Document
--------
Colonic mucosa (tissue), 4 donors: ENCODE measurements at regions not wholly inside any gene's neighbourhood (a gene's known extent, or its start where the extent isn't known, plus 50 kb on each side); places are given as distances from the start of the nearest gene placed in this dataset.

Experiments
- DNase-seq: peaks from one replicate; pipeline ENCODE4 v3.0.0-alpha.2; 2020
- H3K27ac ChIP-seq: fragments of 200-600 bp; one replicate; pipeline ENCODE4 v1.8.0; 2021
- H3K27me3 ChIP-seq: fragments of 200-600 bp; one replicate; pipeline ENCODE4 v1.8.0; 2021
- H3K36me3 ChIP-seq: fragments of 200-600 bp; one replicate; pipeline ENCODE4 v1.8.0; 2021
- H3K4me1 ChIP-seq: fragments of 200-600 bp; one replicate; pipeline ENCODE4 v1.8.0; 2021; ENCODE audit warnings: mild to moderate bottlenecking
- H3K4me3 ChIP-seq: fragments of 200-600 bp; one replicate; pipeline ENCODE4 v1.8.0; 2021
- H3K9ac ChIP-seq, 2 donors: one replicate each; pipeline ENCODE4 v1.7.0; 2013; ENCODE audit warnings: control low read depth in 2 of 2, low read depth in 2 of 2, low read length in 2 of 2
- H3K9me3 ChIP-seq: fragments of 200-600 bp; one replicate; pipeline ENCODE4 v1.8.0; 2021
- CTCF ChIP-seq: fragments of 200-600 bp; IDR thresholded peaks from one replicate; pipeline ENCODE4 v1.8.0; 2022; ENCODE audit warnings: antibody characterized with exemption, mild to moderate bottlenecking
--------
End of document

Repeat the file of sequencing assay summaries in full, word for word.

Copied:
Colonic mucosa (tissue), 4 donors: ENCODE measurements at regions not wholly inside any gene's neighbourhood (a gene's known extent, or its start where the extent isn't known, plus 50 kb on each side); places are given as distances from the start of the nearest gene placed in this dataset.

Experiments
- DNase-seq: peaks from one replicate; pipeline ENCODE4 v3.0.0-alpha.2; 2020
- H3K27ac ChIP-seq: fragments of 200-600 bp; one replicate; pipeline ENCODE4 v1.8.0; 2021
- H3K27me3 ChIP-seq: fragments of 200-600 bp; one replicate; pipeline ENCODE4 v1.8.0; 2021
- H3K36me3 ChIP-seq: fragments of 200-600 bp; one replicate; pipeline ENCODE4 v1.8.0; 2021
- H3K4me1 ChIP-seq: fragments of 200-600 bp; one replicate; pipeline ENCODE4 v1.8.0; 2021; ENCODE audit warnings: mild to moderate bottlenecking
- H3K4me3 ChIP-seq: fragments of 200-600 bp; one replicate; pipeline ENCODE4 v1.8.0; 2021
- H3K9ac ChIP-seq, 2 donors: one replicate each; pipeline ENCODE4 v1.7.0; 2013; ENCODE audit warnings: control low read depth in 2 of 2, low read depth in 2 of 2, low read length in 2 of 2
- H3K9me3 ChIP-seq: fragments of 200-600 bp; one replicate; pipeline ENCODE4 v1.8.0; 2021
- CTCF ChIP-seq: fragments of 200-600 bp; IDR thresholded peaks from one replicate; pipeline ENCODE4 v1.8.0; 2022; ENCODE audit warnings: antibody characterized with exemption, mild to moderate bottlenecking